Defense Secretary Chuck Hagel announced plans Monday to merge the two agencies responsible for recovering and identifying U.S. war dead. The decision is partly a response to congressional pressure.
In many ways, the world is "ill-prepared" for the dangers, scientists say in a new report. They also say efforts to improve energy efficiency and cut water consumption could help make a difference.
In New Hampshire, where the Affordable Care Act remains unpopular, the state has exceeded expectations for insurance enrollments. Credit goes, in part, to a grass-roots campaign to sign people up.
Activists have sued to halt the state's ban on high-capacity ammunition magazines. The trial, which begins this week, leaves the law in limbo.
There's new thinking about the effects of fat on our waistlines and our hearts. And consensus is building that saturated fat isn't the demon we were once told to fear, especially compared with carbs.
Women earn more than ever but their attitude about investing hasn't kept pace. They lack confidence, experts say, and fear they, like Cate Blanchett's character in Blue Jasmine, will run out of money.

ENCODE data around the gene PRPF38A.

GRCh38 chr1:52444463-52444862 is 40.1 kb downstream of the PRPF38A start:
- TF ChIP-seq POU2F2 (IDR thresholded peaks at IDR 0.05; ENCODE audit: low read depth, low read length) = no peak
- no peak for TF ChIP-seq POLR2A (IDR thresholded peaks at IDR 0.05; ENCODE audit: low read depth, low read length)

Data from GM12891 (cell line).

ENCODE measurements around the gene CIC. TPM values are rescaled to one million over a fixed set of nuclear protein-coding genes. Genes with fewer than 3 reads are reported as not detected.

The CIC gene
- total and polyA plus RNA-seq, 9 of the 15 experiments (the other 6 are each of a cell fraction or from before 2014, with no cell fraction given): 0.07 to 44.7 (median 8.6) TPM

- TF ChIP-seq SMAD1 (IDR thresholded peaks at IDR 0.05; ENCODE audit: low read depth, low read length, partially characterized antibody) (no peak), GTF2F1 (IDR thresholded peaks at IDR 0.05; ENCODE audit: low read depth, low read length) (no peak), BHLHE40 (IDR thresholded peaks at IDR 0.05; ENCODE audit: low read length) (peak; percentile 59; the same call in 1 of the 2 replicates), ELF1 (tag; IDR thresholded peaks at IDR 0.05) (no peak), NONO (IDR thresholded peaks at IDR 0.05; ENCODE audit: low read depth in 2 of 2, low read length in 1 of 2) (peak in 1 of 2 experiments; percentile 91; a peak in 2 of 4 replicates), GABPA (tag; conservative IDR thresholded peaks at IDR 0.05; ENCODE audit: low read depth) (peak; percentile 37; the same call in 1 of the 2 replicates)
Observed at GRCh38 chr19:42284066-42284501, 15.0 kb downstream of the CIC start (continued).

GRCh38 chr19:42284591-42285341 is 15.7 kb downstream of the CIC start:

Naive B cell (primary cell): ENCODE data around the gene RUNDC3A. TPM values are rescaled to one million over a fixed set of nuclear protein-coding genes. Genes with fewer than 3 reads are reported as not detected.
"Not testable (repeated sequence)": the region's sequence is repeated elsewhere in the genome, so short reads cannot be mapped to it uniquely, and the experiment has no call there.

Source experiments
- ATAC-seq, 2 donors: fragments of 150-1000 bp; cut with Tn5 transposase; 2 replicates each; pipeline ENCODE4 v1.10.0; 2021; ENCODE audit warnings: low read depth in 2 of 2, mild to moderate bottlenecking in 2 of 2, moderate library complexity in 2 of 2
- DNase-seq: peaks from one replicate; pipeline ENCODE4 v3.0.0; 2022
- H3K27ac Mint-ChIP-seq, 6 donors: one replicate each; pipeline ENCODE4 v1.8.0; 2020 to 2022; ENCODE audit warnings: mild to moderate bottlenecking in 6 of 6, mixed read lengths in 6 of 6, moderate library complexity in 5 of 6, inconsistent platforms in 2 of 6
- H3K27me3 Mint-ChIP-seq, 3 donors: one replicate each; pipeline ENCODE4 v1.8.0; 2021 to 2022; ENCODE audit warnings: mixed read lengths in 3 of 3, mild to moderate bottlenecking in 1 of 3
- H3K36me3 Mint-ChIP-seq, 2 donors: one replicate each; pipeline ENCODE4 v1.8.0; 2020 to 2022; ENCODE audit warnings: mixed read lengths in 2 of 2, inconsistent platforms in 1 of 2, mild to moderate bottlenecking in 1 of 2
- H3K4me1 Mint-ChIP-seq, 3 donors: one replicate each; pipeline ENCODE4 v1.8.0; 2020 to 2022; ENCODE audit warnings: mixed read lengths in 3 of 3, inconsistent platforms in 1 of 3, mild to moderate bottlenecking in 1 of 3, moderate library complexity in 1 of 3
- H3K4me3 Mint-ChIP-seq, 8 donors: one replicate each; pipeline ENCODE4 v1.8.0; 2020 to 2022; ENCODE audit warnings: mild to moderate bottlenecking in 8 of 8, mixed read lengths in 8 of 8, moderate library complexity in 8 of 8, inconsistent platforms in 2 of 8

Maisie and Ella have two moms and a dad. The father was a sperm donor for the female couple, and state law allowed him to be a third parent. As families change, laws in some places are changing, too.
Warnings about red tape, long waits, and multiple visits to sign up for Medicaid didn't scare Brad Stevens half as much as the alternative — paying $2,500 out-of-pocket to see a thyroid specialist.
The Corpse Washer, set in Baghdad in 2003, shows the U.S. invasion through the eyes of an aspiring Shiite artist and a handler of the dead. Author Sinan Antoon says he wanted to share a new viewpoint.
A bracket pitting Shakespeare's plays against each other led stage actor Paul O'Brien of Charleston, S.C., to break down the matchups.